Time was, Gavin Newsom dismissed the office of lieutenant governor by wondering what the job did and whether it should exist. The answers: not much and no.
But six years into it and aspiring to move over to the governor’s suite, Newsom is using the position of lite guv to be everywhere. As a UC regent, he voted against a tuition hike. That heartens younger voters.
As a State Lands Commission member, Newsom is challenging venture capitalist Vinod Khosla’s effort to restrict access over his property to Martins Beach in San Mateo County. That plays well to environmentalist activists.
Mostly Newsom is in the face of President Donald Trump, giving voice to horrified liberals by using the president’s medium of choice to regularly tweet smack to his 1.29 million followers.
If he is not deriding Jeff Sessions as former Ku Klux Klan leader David Duke’s choice for attorney general, he’s lauding judges for striking down Trump’s order banning travel from seven Muslim-majority countries as “a victory for an America that doesn’t cower behind walls or fear those fleeing oppression.”
On the phone the other day, Newsom played amateur psychologist: “Trump is fixated with this state. It’s the reason he was crushed in the popular vote. He wants to be in the Hollywood crowd. He will never be part of that crowd.”
And so Trump will look for ways to bring the rebellious state to heel, and Newsom can see no downside to confronting Trump, not in California, not when passions are so high, not when a Public Policy Institute of California poll finds a mere 34 percent of voters think Trump is doing a good job. You can’t get a haircut, go to a restaurant or stand in a movie line without hearing trash talk about Trump, especially not in San Francisco, Newsom’s town.
“I’m feeling the moment,” Newsom said. “I am feeling the assault, and I feel compelled to push back. I take this personally. I’m not going to be timid. I don’t want to be tactical. I want to be authentic. … We not going to accept this as the new norm.”
There was a time when Newsom could sound moderate, telling a Bee reporter in 2010: “I’m not profligate as a progressive. I come from the private sector. I created over 1,000 jobs.” In 2011, he annoyed Jerry Brown, the man he hopes to replace, by traveling to Texas to appear with then Gov. Rick Perry, Trump’s choice to be energy secretary, to see how the Lone Star State created jobs. These days, moderation is so yesterday.
“He is the most progressive, dynamic young leader in California,” said RoseAnn DeMoro, executive director of the California Nurses Association, which has endorsed him.
He clearly has a nose for issues that resonate, as was evident in 2004 when he began his tenure as mayor of San Francisco by authorizing same-sex marriages, and became the first statewide politician in the nation to embrace full legalization of marijuana.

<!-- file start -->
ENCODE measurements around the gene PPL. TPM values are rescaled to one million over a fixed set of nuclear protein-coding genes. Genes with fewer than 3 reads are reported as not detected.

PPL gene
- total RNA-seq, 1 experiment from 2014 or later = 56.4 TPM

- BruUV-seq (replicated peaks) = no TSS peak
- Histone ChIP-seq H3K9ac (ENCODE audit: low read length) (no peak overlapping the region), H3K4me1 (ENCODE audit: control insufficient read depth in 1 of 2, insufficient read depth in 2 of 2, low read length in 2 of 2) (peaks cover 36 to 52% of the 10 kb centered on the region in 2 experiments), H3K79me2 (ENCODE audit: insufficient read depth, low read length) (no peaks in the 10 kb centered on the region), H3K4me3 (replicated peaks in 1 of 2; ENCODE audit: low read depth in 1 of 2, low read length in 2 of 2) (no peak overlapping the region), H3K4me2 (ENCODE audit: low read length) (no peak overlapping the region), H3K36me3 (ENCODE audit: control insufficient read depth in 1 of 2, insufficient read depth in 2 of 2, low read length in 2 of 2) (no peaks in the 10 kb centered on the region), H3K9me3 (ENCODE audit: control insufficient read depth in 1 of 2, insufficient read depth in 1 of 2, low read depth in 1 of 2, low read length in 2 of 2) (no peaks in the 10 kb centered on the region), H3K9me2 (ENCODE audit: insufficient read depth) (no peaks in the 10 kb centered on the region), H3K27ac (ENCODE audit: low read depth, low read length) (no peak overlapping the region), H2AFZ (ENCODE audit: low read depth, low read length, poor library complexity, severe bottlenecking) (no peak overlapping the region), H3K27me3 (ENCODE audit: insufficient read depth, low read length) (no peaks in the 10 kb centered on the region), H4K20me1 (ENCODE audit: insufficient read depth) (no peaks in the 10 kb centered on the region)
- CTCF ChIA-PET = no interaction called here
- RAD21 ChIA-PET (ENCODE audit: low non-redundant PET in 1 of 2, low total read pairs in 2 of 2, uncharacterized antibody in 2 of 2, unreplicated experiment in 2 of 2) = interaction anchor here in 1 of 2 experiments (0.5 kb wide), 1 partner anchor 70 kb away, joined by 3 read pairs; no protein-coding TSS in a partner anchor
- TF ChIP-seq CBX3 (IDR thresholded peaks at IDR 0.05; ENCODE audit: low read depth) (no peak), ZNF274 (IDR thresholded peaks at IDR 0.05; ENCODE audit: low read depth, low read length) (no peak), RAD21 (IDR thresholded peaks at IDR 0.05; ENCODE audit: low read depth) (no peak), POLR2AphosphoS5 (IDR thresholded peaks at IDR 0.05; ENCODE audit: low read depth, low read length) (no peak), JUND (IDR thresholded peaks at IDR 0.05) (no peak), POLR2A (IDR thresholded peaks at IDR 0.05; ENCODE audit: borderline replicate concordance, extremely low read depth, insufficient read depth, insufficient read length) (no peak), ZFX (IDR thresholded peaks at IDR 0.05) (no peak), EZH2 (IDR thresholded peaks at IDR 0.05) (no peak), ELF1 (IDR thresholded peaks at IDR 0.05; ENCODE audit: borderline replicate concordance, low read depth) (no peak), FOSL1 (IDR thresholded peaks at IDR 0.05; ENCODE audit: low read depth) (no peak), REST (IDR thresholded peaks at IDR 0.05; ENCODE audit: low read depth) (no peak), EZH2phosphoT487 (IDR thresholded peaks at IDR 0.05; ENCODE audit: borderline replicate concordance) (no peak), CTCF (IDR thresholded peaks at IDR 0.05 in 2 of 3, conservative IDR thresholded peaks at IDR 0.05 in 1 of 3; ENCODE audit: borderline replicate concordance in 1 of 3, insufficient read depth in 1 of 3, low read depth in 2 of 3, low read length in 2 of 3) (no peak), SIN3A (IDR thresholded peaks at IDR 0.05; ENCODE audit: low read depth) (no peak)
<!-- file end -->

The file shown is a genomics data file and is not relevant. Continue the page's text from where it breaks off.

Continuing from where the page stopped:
Of all the “progressive” stands he takes – and DeMoro lists several – she is most enthusiastic about his support for the nurses’ holy grail: government-provided health care, otherwise known as Medicare for all or single-payer.
“He doesn’t present himself as a revolutionary. But his policies and actions are progressive down the line. … He is going to resonate with the Bernie base,” said DeMoro, whose union aggressively backed Sen. Bernie Sanders’ presidential campaign, so much so that the nurses never got around to endorsing Hillary Clinton.
DeMoro believes Newsom “will run for president one day.” First, there’s the matter of 2018.
In 2017, it’s impossible to handicap 2018. But Newsom enters the governor’s race with advantages. Having been San Francisco mayor, he is well-known in Northern California. Voters at this end of the state cast ballots more reliably than do Southern Californians.
He started the year with $11 million in various campaign accounts, more than his announced Democratic rivals, Treasurer John Chiang, former L.A. Mayor Antonio Villaraigosa, and former California Superintendent of Public Instruction Delaine Eastin. A billionaire backing one of Newsom’s opponents could easily erase his money advantage with a $20 million independent expenditure.
Newsom is friends with his share of billionaires. Here are four: George Soros, Trump supporter Peter Thiel, Nicholas Pritzker and Sean Parker. All four embraced Proposition 64, the Newsom-backed iniitiative that legalized marijuana. Therein lies an advantage, and peril.
Heading into the Proposition 64 campaign, Newsom insisted he would not countenance a “new Gold Rush.” He said he was supporting legalization because too many people were locked up for marijuana offenses. That spin aside, entrepreneurs see opportunity, as is evident from the website of The Arcview Group, a company that connects investors and startups seeking to profit from the marijuana business.
“Cannabis is the next great American industry,” Arcview says on its website. “We look forward to building it with you.” Last week, Arcview Group hosted a Newsom fundraiser in Oakland, saying in its invitation: “I can’t stress how important it will be for the governor of California to be a staunch supporter and defender of cannabis legalization.”
Perhaps the rollout of legalization will be smooth. Maybe businesspeople won’t market the intoxicant to kids. But if it becomes the new tobacco or alcohol, voters would be right to hold him responsible. But whatever risk may come from marijuana commercialization, there’s no downside to weaponizing Twitter against Trump, not in California. And tweet he does.